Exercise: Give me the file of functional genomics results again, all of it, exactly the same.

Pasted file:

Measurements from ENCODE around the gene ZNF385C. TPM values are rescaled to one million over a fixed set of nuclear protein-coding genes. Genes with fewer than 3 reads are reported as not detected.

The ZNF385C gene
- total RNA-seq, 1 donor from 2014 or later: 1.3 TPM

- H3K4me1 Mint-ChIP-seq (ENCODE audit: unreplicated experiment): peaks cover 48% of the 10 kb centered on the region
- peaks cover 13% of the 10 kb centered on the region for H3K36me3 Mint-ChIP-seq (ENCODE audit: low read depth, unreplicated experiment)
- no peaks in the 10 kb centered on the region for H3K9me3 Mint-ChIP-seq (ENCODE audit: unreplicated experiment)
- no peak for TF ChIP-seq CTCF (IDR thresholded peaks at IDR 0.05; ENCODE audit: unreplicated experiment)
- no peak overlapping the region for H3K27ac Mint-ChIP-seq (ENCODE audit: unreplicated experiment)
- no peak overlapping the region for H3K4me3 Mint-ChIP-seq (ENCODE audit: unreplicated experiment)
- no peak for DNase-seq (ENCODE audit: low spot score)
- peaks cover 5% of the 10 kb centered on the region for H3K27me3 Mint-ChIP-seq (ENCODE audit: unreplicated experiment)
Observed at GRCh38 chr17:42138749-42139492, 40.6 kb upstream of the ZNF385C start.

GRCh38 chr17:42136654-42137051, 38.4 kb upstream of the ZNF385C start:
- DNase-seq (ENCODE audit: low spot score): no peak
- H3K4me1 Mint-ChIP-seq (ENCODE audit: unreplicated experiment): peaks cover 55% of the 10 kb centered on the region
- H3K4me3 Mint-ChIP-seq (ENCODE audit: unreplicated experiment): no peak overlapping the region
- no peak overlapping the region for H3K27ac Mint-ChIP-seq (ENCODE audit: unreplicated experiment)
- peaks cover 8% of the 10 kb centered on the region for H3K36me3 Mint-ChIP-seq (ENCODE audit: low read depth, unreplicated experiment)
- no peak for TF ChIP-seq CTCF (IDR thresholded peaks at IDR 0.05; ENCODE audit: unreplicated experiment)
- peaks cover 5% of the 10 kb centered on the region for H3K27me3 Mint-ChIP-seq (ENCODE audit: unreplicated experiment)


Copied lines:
Measurements from ENCODE around the gene ZNF385C. TPM values are rescaled to one million over a fixed set of nuclear protein-coding genes. Genes with fewer than 3 reads are reported as not detected.

The ZNF385C gene
- total RNA-seq, 1 donor from 2014 or later: 1.3 TPM

- H3K4me1 Mint-ChIP-seq (ENCODE audit: unreplicated experiment): peaks cover 48% of the 10 kb centered on the region
- peaks cover 13% of the 10 kb centered on the region for H3K36me3 Mint-ChIP-seq (ENCODE audit: low read depth, unreplicated experiment)
- no peaks in the 10 kb centered on the region for H3K9me3 Mint-ChIP-seq (ENCODE audit: unreplicated experiment)
- no peak for TF ChIP-seq CTCF (IDR thresholded peaks at IDR 0.05; ENCODE audit: unreplicated experiment)
- no peak overlapping the region for H3K27ac Mint-ChIP-seq (ENCODE audit: unreplicated experiment)
- no peak overlapping the region for H3K4me3 Mint-ChIP-seq (ENCODE audit: unreplicated experiment)
- no peak for DNase-seq (ENCODE audit: low spot score)
- peaks cover 5% of the 10 kb centered on the region for H3K27me3 Mint-ChIP-seq (ENCODE audit: unreplicated experiment)
Observed at GRCh38 chr17:42138749-42139492, 40.6 kb upstream of the ZNF385C start.

GRCh38 chr17:42136654-42137051, 38.4 kb upstream of the ZNF385C start:
- DNase-seq (ENCODE audit: low spot score): no peak
- H3K4me1 Mint-ChIP-seq (ENCODE audit: unreplicated experiment): peaks cover 55% of the 10 kb centered on the region
- H3K4me3 Mint-ChIP-seq (ENCODE audit: unreplicated experiment): no peak overlapping the region
- no peak overlapping the region for H3K27ac Mint-ChIP-seq (ENCODE audit: unreplicated experiment)
- peaks cover 8% of the 10 kb centered on the region for H3K36me3 Mint-ChIP-seq (ENCODE audit: low read depth, unreplicated experiment)
- no peak for TF ChIP-seq CTCF (IDR thresholded peaks at IDR 0.05; ENCODE audit: unreplicated experiment)
- peaks cover 5% of the 10 kb centered on the region for H3K27me3 Mint-ChIP-seq (ENCODE audit: unreplicated experiment)